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Conversica Survey Reveals Only 6% of Companies Have Policies for the Responsible Use of AI Despite 73% Recognizing the Importance of Clearly Established Guidelines
Conversica, Inc. is announcing the results of its newest survey conducted with business owners and leaders to get a perspective on enterprise preparedness regarding AI Ethics and Corporate Responsibility.

While governing bodies around the world are still considering AI-specific regulations, giving AI providers the power to launch services and products with various degrees of reliability, almost every organization is falling short of formulating in-house, well-defined principles and guidelines for their own responsible and ethical implementation of this technology. But this is inevitable, as business leaders need to get ahead of potential risks and issues given the disruptive possibilities of this technology.

Survey highlights

  • For organizations already adopting AI, a whopping 86% agree on the critical importance of having clearly established guidelines for the responsible use of AI; the percentage was 73% among all respondents.
  • However, only 6% of companies have policies in place for the responsible use of AI. And among organizations planning to adopt AI in the next 12 months, it's even lower: 5% have policies.
  • One in five business leaders at companies that use AI have limited or no knowledge about their policies concerning critical AI issues including security, transparency, accuracy, and ethics.
  • The main concerns for companies who adopted AI are: the lack of transparency (22%), false information (21%), and the accuracy of data models (20%).

Getting ahead of the issue: Survey details

The survey data shows that companies that already utilize AI or those with plans for its adoption within a year are more likely to acknowledge the importance of having clear ethical guidelines for the responsible use of the technology.

86% of business leaders at organizations already adopting AI say that having AI ethics policies in place is crucial, compared to 73% of the overall group. However, despite being more likely to recognize the importance of these policies, only 5% of the leaders at companies adopting AI currently have clear guidelines in place.

One in five business leaders at companies who use AI have limited or no knowledge about their company's policies concerning the critical issues associated with the use of AI including security, transparency, accuracy, and ethics. Even more alarming, 36% claim to be only 'somewhat familiar' with these issues. This is a widening risk factor that businesses will have to address in the near future, especially those already using AI, as they likely are already experiencing the challenges and opportunities posed by this technology.

"From an enterprise perspective, these figures are concerning, especially considering the vast array of AI products and services expected to become available in the coming years and the potentially significant impact they will have on the future of business," said Jim Kaskade, CEO of Conversica. "This could represent a problematic trend for companies that haven't started planning to enforce responsible and ethical use of AI. Business leaders must get ahead of these issues now."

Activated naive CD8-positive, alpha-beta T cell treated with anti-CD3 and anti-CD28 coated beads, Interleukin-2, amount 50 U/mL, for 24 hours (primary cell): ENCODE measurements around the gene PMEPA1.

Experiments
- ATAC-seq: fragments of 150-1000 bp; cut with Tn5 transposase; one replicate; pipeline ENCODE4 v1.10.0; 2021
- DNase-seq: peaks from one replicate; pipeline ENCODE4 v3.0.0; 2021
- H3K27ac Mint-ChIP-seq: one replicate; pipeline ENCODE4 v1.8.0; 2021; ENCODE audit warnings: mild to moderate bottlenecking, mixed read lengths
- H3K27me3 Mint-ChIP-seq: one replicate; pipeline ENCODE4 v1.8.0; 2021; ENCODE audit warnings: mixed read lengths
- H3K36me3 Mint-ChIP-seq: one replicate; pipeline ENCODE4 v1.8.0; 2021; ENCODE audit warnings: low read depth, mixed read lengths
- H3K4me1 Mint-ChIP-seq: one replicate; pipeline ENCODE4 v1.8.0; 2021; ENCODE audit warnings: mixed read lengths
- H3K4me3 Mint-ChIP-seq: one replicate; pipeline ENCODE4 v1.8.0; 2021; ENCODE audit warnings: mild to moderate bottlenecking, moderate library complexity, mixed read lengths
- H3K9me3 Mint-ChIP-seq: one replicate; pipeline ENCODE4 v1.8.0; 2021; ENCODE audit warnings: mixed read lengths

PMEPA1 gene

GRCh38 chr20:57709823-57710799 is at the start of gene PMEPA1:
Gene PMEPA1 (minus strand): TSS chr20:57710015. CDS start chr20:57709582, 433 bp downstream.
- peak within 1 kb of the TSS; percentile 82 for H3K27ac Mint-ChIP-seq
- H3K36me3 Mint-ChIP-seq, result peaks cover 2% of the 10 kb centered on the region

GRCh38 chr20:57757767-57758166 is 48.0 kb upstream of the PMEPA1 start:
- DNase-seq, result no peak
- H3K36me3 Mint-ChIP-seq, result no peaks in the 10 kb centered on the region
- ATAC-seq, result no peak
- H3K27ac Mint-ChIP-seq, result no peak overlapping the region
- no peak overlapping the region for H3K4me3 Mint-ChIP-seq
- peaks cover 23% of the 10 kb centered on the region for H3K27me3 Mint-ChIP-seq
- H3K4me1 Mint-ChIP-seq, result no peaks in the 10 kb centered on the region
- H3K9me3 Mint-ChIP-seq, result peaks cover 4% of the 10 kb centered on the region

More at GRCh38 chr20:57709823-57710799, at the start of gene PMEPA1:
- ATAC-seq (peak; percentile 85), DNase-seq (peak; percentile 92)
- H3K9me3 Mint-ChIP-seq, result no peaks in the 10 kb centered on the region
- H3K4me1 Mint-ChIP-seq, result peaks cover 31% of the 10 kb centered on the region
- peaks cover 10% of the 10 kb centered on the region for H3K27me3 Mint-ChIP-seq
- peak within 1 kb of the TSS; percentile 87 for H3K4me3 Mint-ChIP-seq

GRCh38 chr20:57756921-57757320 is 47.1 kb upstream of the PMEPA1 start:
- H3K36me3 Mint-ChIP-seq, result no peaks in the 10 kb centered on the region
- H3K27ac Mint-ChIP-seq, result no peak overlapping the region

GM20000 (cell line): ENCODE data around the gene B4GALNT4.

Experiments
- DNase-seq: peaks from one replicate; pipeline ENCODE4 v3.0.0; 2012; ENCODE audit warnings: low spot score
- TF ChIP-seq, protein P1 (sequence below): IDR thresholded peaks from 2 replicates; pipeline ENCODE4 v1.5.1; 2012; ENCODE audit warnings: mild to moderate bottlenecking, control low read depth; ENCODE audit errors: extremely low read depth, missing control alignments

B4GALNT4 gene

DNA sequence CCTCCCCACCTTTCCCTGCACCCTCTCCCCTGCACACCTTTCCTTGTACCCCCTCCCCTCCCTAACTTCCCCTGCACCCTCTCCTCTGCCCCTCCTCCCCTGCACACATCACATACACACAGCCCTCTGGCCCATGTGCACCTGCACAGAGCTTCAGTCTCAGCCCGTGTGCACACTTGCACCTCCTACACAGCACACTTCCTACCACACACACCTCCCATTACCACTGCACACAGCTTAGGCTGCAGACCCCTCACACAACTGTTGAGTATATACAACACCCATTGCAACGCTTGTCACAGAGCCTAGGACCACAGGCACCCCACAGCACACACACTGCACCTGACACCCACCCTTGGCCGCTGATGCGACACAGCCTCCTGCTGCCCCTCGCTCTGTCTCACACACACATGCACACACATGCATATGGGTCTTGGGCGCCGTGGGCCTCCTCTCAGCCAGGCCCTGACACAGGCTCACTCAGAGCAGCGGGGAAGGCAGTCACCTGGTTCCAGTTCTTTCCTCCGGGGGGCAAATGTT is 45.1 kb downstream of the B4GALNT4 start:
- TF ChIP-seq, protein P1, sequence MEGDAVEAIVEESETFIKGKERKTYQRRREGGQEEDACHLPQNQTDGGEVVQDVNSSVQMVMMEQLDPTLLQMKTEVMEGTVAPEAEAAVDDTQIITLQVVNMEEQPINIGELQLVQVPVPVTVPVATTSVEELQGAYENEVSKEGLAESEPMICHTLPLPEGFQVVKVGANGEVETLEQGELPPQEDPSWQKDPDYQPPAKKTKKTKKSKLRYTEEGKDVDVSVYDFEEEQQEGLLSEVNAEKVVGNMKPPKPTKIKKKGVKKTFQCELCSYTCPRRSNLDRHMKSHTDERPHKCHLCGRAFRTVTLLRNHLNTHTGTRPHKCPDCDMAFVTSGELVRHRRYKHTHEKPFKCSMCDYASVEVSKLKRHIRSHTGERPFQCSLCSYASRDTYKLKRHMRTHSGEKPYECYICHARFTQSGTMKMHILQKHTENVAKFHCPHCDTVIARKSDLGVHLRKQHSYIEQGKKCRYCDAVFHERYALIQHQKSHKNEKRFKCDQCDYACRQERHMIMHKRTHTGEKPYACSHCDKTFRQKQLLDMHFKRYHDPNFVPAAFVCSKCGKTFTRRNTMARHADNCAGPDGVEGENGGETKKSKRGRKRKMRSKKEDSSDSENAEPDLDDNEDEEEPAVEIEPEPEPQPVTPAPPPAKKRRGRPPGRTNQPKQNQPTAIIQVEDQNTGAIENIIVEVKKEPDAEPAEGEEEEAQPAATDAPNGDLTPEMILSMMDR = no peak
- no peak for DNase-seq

According to respondents, the most challenging aspects of making informed decisions about the use of AI in their companies are the lack of resources for data security and transparency (43%), and difficulty with finding a provider that has ethical standards that are aligned with those of the company (40%).

"The main elements business leaders should be looking for are the safe, brand-protective, and compliant use of AI that protects their end users. The minimum AI factors include governance, diverse and representative training data, bias detection and mitigation, transparency and accuracy," said Kaskade.

AI trends and concerns

Within the following year, business leaders said they intend to use AI for ‘external engagement', i.e. customer service/support, and marketing/sales outreach (39%). ‘Insights' including fraud detection, data analytics, and predictive modeling came in at a close second (36%).

Currently, the top concerns about AI vary according to where their companies are in adopting the technology. Among those that have already adopted the technology, the top three concerns about its use are the lack of transparency (22%), the accuracy of data models (20%), and false information (21%).

Respondents whose companies had no plans to adopt AI-powered services in the next year mostly said they don't have any concerns about AI (29%). For the respondents who did express a concern, their top choice was ‘legal implications, patent infringements, plagiarism, and copyright violations' (11%).

When asked to what extent they viewed false information generated by AI as a significant concern for their company, 77% of total respondents rated this as either ‘Concerning' or ‘Very concerning.' This figure was higher - 88% - for respondents whose companies already have AI-powered solutions in place, indicating that business leaders with more business experience with AI have better awareness of the possible brand risks associated with improper usage.

When it comes to employee use of popular AI-based tools like ChatGPT, the majority of respondents (56%) said that their company either already has rules in place, or is considering implementing a usage policy.

"When we talk about the use of AI, disclosure is power. The more companies are transparent and upfront about how they use AI, deploy vigilant systems, and include humans in the loop, the more they can significantly reduce the risks associated with its adoption and protect their brands, employees and end users," added Kaskade.

Published Tuesday, August 29, 2023 8:16 AM by David Marshall
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